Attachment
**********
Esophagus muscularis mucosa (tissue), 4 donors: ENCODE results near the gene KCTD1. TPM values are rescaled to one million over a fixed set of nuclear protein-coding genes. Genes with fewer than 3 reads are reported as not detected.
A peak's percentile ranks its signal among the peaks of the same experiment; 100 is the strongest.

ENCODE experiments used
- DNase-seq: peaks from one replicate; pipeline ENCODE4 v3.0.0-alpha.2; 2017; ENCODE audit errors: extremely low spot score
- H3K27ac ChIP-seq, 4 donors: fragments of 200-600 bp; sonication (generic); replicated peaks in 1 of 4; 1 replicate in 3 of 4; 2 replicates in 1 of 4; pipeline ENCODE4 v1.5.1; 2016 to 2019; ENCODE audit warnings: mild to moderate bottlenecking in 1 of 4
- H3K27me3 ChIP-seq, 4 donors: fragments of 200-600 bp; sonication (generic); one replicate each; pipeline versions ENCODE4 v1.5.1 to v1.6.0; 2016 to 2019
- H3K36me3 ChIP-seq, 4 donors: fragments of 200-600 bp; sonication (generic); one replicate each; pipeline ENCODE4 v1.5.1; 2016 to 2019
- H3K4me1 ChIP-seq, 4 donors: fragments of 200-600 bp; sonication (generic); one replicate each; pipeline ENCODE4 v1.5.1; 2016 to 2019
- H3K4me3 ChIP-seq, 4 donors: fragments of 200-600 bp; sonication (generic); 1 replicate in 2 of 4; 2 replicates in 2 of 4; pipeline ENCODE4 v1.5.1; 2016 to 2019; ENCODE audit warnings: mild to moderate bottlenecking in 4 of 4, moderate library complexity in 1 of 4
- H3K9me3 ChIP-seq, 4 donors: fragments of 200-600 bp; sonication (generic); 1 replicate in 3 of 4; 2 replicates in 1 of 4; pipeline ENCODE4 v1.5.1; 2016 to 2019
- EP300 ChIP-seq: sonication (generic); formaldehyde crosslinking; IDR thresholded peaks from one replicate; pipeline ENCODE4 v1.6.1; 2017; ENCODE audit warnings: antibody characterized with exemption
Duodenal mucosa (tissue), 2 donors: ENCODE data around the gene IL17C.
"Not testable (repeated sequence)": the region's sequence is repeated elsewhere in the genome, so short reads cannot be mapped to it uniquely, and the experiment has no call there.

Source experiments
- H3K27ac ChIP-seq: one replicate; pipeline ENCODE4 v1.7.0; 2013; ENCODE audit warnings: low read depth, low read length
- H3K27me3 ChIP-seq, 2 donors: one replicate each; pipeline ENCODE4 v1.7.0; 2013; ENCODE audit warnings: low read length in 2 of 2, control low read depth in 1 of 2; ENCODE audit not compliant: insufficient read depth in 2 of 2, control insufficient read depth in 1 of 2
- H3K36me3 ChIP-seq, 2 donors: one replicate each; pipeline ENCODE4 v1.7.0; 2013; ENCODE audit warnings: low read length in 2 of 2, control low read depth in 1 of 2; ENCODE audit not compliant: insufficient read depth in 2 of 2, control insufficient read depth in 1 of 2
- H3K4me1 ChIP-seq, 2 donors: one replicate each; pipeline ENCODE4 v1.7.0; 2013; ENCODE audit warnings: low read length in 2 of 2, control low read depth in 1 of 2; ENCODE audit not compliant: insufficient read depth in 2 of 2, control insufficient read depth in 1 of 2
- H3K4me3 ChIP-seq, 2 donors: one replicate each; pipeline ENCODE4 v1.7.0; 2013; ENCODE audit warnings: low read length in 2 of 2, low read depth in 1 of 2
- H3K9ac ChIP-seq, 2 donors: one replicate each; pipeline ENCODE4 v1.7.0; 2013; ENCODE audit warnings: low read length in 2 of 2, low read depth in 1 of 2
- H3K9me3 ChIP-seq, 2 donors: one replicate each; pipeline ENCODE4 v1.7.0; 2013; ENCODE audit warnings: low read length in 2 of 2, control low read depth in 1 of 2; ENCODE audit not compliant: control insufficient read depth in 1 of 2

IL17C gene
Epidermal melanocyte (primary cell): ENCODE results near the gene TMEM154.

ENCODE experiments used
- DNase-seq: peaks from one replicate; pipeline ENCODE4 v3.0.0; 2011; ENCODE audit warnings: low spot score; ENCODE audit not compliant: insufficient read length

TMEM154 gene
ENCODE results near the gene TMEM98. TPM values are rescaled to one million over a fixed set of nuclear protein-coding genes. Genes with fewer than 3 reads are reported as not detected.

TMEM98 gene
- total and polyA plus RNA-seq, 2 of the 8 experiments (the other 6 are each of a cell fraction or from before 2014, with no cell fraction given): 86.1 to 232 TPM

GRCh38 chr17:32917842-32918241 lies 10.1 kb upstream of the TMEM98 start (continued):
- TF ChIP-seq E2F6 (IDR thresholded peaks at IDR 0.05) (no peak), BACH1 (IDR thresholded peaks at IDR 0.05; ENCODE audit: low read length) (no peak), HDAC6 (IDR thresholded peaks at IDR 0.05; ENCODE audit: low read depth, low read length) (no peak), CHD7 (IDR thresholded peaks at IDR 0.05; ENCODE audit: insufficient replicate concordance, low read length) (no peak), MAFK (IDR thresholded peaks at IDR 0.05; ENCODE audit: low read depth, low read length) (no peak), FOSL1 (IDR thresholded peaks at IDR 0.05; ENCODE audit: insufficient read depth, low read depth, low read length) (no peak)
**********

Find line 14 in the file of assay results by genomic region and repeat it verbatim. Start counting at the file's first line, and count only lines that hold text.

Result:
Source experiments